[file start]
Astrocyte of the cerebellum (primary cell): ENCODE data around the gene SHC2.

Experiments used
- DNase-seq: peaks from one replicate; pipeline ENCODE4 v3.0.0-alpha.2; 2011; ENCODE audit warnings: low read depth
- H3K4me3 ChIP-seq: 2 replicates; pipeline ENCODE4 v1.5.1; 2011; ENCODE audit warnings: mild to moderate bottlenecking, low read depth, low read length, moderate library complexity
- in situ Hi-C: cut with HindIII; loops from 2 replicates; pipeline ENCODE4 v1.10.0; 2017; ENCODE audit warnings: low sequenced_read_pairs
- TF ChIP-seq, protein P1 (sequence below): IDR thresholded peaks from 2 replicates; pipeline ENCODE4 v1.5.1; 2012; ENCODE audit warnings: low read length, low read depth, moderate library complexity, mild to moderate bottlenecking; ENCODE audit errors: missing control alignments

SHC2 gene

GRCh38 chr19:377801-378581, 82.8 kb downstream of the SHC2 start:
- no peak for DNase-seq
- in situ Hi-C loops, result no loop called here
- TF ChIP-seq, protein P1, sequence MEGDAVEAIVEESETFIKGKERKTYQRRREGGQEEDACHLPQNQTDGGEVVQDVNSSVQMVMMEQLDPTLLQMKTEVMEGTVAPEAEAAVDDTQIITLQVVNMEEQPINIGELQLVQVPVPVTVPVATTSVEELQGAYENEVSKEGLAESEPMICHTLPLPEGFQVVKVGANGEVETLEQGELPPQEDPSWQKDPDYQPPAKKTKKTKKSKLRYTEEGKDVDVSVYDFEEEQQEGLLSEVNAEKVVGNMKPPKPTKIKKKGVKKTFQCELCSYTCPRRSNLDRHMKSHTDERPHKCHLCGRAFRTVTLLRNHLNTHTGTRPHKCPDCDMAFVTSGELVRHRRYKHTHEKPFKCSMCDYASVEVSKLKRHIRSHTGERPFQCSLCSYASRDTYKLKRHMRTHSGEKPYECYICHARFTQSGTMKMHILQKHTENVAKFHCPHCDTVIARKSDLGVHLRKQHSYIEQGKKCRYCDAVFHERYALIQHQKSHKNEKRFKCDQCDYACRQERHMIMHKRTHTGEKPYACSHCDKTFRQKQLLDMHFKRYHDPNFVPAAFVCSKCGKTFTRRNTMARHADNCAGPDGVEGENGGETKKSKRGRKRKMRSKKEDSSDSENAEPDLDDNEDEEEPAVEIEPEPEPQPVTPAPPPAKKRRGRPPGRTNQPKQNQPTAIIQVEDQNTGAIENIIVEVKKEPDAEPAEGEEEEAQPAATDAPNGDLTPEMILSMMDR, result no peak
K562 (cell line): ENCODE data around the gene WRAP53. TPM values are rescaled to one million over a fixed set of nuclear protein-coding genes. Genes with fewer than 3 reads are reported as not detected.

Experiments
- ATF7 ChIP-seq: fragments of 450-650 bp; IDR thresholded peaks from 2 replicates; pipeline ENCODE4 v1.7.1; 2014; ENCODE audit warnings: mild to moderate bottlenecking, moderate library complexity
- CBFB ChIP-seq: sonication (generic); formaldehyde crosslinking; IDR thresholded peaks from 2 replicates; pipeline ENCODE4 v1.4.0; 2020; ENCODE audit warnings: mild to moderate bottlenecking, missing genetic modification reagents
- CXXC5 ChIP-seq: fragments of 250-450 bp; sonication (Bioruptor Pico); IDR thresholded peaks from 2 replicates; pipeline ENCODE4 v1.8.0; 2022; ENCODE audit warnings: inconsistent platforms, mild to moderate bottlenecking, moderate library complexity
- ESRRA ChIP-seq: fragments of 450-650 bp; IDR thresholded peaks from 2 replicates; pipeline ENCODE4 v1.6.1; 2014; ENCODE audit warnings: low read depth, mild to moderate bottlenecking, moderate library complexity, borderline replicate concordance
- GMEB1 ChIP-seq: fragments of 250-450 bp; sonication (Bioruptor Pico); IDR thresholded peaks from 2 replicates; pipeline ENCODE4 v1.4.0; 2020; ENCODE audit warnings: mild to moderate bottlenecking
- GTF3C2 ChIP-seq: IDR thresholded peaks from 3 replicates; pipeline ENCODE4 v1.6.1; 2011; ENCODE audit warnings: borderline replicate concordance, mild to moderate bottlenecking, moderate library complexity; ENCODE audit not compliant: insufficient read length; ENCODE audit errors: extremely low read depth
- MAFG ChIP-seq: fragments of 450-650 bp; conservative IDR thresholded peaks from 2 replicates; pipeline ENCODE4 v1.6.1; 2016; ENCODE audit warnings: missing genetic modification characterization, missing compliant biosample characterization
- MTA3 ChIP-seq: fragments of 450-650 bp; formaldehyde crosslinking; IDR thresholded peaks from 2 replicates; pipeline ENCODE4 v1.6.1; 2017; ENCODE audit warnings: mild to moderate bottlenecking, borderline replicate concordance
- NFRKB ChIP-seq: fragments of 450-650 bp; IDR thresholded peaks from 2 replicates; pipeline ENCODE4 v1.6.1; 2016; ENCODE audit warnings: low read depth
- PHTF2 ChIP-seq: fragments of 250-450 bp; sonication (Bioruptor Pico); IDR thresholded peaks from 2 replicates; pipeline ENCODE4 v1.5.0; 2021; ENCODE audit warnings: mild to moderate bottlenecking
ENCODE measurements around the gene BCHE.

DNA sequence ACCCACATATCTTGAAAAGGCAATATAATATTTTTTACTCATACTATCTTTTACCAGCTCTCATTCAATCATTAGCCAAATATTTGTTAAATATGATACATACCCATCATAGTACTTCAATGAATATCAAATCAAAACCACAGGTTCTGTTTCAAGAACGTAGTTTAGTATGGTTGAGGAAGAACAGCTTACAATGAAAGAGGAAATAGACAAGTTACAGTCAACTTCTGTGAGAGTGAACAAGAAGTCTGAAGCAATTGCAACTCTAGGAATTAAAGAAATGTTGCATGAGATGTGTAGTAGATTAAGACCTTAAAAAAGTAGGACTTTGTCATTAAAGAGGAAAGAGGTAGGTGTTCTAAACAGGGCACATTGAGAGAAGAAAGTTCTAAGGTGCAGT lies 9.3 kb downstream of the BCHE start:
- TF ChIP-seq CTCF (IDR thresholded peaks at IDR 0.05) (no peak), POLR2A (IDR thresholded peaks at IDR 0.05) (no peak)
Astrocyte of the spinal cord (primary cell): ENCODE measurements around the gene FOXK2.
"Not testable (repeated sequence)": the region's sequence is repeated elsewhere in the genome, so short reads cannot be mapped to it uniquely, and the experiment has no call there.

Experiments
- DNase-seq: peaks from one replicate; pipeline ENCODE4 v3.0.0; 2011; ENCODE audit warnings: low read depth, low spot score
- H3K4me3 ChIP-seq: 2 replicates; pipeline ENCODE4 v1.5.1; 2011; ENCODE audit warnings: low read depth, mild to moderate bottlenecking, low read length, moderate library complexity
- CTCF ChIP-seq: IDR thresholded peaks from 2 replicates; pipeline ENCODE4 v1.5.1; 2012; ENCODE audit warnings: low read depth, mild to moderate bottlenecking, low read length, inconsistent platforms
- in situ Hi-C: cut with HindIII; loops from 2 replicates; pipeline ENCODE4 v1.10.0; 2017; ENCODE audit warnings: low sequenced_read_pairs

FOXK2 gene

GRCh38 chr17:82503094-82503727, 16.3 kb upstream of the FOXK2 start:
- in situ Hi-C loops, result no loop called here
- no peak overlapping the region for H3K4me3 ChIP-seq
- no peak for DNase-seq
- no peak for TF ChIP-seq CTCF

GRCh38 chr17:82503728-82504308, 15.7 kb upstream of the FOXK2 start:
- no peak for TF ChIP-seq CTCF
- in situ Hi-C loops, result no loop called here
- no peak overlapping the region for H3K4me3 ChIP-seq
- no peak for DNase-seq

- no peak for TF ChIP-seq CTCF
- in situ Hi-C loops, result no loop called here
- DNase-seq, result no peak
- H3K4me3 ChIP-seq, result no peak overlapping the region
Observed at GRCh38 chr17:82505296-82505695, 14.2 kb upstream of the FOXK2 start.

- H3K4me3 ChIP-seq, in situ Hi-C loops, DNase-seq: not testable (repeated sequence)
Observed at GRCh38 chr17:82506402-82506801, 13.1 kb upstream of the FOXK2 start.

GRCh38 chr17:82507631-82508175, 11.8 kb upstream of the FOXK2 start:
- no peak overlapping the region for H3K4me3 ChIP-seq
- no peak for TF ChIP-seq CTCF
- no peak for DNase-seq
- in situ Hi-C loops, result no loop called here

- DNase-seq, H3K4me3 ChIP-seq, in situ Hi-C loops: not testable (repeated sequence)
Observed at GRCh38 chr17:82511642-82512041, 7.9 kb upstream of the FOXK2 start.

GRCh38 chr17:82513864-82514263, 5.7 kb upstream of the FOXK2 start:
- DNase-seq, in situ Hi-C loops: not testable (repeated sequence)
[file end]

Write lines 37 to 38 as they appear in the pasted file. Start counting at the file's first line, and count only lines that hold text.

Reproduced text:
- no peak overlapping the region for H3K4me3 ChIP-seq
- no peak for DNase-seq